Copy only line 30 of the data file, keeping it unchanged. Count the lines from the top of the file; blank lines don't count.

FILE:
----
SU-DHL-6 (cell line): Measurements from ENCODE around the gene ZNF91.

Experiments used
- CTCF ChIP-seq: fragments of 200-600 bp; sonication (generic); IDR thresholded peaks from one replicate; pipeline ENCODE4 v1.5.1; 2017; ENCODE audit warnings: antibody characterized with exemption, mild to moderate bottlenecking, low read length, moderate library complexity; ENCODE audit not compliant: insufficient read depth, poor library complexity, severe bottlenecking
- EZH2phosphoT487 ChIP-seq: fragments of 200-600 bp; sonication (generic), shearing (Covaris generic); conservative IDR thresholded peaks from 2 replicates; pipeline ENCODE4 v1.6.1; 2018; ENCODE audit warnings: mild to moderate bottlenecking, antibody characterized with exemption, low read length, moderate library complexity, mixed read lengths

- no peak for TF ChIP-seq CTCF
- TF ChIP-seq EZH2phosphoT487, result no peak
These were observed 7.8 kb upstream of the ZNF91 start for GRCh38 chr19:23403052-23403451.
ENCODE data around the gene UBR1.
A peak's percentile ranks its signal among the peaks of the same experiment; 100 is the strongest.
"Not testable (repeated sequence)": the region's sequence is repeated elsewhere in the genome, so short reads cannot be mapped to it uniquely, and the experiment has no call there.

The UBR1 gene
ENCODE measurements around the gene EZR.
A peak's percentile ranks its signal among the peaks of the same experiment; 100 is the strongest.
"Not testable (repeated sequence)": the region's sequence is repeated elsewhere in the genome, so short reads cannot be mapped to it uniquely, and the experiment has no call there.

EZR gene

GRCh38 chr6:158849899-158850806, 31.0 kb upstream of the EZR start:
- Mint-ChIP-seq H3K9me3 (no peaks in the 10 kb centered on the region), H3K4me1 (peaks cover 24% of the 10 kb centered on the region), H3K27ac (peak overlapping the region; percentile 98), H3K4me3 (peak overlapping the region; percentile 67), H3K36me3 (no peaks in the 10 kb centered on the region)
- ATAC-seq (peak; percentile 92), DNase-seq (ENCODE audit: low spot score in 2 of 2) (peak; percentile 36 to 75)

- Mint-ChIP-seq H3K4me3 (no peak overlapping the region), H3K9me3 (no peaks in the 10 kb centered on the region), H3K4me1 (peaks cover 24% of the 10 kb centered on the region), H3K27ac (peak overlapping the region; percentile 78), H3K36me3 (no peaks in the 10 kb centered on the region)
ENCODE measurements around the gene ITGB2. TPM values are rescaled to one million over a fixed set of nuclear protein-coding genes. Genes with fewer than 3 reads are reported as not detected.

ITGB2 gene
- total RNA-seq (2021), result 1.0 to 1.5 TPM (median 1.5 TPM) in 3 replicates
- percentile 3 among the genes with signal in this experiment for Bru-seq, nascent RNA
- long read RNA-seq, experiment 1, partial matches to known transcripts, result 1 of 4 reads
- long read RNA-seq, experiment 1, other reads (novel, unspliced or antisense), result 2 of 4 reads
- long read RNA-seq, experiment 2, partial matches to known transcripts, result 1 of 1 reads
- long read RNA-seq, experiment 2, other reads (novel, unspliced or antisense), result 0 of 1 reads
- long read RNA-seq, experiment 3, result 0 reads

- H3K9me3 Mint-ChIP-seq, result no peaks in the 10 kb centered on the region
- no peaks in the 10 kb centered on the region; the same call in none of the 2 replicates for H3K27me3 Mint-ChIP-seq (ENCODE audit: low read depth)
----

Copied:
- no peaks in the 10 kb centered on the region; the same call in none of the 2 replicates for H3K27me3 Mint-ChIP-seq (ENCODE audit: low read depth)